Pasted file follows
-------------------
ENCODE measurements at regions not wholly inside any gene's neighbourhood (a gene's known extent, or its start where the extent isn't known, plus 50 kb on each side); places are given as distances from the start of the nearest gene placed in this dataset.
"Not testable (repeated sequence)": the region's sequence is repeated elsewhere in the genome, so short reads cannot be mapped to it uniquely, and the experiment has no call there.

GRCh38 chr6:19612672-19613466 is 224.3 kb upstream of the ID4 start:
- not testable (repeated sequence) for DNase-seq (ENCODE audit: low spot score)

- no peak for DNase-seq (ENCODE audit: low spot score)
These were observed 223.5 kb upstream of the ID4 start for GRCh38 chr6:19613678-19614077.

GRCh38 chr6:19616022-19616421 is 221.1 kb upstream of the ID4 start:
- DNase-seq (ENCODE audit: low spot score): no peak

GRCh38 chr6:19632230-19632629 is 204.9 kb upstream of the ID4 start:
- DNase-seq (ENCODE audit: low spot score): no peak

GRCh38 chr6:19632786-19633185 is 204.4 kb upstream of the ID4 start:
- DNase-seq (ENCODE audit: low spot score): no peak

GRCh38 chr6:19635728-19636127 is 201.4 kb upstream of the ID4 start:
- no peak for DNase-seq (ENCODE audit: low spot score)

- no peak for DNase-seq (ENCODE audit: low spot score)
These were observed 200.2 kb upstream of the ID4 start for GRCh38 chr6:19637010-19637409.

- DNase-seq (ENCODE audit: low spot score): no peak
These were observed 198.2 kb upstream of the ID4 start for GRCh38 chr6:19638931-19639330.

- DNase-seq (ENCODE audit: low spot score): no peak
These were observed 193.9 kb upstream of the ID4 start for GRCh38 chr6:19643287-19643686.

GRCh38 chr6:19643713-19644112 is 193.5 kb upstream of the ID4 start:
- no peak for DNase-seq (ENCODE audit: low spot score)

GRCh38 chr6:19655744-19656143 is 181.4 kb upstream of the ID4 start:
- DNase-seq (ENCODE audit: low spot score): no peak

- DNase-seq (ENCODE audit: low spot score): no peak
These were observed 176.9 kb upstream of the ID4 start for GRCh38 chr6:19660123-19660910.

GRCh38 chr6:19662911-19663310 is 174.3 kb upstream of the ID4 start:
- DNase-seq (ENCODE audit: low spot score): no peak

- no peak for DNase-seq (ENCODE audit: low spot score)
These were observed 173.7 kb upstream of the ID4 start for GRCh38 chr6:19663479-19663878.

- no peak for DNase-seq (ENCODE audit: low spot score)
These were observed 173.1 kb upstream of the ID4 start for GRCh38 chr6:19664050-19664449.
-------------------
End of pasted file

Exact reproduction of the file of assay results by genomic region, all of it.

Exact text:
ENCODE measurements at regions not wholly inside any gene's neighbourhood (a gene's known extent, or its start where the extent isn't known, plus 50 kb on each side); places are given as distances from the start of the nearest gene placed in this dataset.
"Not testable (repeated sequence)": the region's sequence is repeated elsewhere in the genome, so short reads cannot be mapped to it uniquely, and the experiment has no call there.

GRCh38 chr6:19612672-19613466 is 224.3 kb upstream of the ID4 start:
- not testable (repeated sequence) for DNase-seq (ENCODE audit: low spot score)

- no peak for DNase-seq (ENCODE audit: low spot score)
These were observed 223.5 kb upstream of the ID4 start for GRCh38 chr6:19613678-19614077.

GRCh38 chr6:19616022-19616421 is 221.1 kb upstream of the ID4 start:
- DNase-seq (ENCODE audit: low spot score): no peak

GRCh38 chr6:19632230-19632629 is 204.9 kb upstream of the ID4 start:
- DNase-seq (ENCODE audit: low spot score): no peak

GRCh38 chr6:19632786-19633185 is 204.4 kb upstream of the ID4 start:
- DNase-seq (ENCODE audit: low spot score): no peak

GRCh38 chr6:19635728-19636127 is 201.4 kb upstream of the ID4 start:
- no peak for DNase-seq (ENCODE audit: low spot score)

- no peak for DNase-seq (ENCODE audit: low spot score)
These were observed 200.2 kb upstream of the ID4 start for GRCh38 chr6:19637010-19637409.

- DNase-seq (ENCODE audit: low spot score): no peak
These were observed 198.2 kb upstream of the ID4 start for GRCh38 chr6:19638931-19639330.

- DNase-seq (ENCODE audit: low spot score): no peak
These were observed 193.9 kb upstream of the ID4 start for GRCh38 chr6:19643287-19643686.

GRCh38 chr6:19643713-19644112 is 193.5 kb upstream of the ID4 start:
- no peak for DNase-seq (ENCODE audit: low spot score)

GRCh38 chr6:19655744-19656143 is 181.4 kb upstream of the ID4 start:
- DNase-seq (ENCODE audit: low spot score): no peak

- DNase-seq (ENCODE audit: low spot score): no peak
These were observed 176.9 kb upstream of the ID4 start for GRCh38 chr6:19660123-19660910.

GRCh38 chr6:19662911-19663310 is 174.3 kb upstream of the ID4 start:
- DNase-seq (ENCODE audit: low spot score): no peak

- no peak for DNase-seq (ENCODE audit: low spot score)
These were observed 173.7 kb upstream of the ID4 start for GRCh38 chr6:19663479-19663878.

- no peak for DNase-seq (ENCODE audit: low spot score)
These were observed 173.1 kb upstream of the ID4 start for GRCh38 chr6:19664050-19664449.